simia
Apes /simia/ 10.2×6.2 cm
In the Latin versions of “Physiologus” and in bestiaries the text about the ape follows the story of the onager.
The story presented in the bestiary is in fact a combination of passages from Isidor with the symbolic interpretation of “Physiologus”, though it does not associate the features of the monkey with those of the onager.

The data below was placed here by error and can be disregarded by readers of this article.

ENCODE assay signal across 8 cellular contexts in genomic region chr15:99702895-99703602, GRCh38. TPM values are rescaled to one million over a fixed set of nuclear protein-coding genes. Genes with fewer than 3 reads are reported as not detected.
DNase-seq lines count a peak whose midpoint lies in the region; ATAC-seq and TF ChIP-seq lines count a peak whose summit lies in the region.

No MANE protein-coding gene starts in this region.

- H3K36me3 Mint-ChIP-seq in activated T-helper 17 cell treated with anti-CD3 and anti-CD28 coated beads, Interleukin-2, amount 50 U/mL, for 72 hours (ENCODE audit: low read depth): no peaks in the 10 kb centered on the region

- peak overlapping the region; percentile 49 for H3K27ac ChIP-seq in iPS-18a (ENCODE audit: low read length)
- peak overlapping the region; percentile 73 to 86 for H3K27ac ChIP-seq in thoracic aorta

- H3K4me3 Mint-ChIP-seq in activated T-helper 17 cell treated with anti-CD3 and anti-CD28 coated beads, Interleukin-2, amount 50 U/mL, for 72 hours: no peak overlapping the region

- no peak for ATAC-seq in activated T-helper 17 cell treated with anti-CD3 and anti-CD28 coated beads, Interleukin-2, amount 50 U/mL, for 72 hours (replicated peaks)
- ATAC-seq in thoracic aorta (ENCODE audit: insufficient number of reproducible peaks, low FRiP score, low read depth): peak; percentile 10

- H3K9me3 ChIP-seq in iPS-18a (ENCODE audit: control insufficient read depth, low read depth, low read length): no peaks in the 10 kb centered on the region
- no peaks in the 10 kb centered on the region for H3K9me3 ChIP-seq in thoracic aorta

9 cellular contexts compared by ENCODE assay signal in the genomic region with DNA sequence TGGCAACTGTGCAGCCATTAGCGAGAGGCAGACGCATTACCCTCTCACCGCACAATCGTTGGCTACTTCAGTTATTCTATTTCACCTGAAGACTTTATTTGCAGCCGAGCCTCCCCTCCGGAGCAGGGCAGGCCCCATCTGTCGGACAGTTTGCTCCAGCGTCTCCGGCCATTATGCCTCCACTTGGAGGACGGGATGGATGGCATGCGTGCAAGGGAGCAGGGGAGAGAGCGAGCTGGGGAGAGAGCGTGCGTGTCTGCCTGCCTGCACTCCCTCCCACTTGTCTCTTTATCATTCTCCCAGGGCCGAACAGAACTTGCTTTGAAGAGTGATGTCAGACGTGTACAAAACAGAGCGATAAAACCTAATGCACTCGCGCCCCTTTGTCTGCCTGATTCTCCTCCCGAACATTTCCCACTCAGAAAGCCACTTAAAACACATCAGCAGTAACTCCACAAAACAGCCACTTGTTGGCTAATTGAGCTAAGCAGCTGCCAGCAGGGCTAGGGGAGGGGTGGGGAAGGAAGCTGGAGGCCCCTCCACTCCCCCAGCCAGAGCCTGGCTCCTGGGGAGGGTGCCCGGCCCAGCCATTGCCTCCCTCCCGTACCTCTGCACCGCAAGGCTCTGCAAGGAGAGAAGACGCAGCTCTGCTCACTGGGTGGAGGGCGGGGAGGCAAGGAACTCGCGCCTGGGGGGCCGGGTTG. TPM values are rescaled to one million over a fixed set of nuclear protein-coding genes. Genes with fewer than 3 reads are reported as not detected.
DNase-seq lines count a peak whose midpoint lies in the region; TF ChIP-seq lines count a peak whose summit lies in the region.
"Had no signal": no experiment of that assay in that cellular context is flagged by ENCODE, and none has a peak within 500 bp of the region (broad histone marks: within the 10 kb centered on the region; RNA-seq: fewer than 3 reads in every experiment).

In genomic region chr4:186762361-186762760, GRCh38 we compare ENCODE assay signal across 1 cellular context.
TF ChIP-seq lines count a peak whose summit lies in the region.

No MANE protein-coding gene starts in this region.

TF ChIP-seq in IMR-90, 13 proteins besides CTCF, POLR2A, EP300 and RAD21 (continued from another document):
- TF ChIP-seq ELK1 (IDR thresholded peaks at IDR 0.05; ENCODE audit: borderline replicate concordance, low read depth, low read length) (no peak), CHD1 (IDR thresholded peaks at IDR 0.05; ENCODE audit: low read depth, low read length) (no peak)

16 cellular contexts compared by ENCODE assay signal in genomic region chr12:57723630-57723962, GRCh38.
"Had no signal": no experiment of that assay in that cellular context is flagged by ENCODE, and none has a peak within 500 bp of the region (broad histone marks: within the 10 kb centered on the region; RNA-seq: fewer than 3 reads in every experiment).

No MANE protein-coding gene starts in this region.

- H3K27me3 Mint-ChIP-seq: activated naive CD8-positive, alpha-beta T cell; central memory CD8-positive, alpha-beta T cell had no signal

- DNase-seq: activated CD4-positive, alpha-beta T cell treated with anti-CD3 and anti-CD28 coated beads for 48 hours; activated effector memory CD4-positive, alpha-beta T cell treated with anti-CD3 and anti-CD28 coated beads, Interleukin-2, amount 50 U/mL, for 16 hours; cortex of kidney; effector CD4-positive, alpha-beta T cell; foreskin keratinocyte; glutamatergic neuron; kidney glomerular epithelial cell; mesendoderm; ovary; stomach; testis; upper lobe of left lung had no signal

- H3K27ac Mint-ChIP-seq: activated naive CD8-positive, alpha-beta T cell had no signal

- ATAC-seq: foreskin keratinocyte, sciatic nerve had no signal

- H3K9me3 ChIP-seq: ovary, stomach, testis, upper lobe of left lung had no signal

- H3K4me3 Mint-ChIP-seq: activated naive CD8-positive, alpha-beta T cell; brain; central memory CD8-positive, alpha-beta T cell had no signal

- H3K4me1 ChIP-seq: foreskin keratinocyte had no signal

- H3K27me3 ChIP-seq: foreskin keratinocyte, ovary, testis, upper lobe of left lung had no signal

The ape is a horrible and ugly creature. Because of its resemblance to a human being and a gift for imitation, people saw the Devil in it. The story taken from Isidor /XII.II.31/ relates that the ape gets merry when the moon is full and he is sad at the time of the new moon. The bestiaries also include the ancient story about the children of the monkey originating from the tale by Aesop /Fables, 218/ The Fables of Aesop. M., 1968, p. 126 (in Russian) which is also to be found in the bestiaries of Philippe de Thaiin /1889—1899/, Gervacius /361—366/, Guillaume le Clerc /1927—1942; 1953—1964/, Richard de Fournival /19.3/, Pierre of Beauvais /III.230/ and in the anonymous „Bestiary of Love in Verse” /449,867,2387/ as well as in the work of Brunetto Latini /I.V.198/. The bestiary repeats the text by Isidore /XII. 11.30—33/ who, after Pliny /VIII,54.80/ and Solinus /27, 56—60/, distinguishes five types of monkeys: the caudate /cercopithecus/, the hirsute /sphinx, cynocephalus/ with a dog-like head, the satyrus and the callitrix. Like many bestiaries of the twelfth century, it unites the latter two stories into a separate chapter. The picture, enacting the story of the monkey children, becomes a traditional illustration to the chapter on it. When chased by a hunter, the monkey lifts the child she likes best, while the other one, whom she does not like climbs the mother’s back. But when she is exhausted she has to throw away the one she carries in her arms while the other clings fast to its mother’s back. This scene is full of sentimental naivety.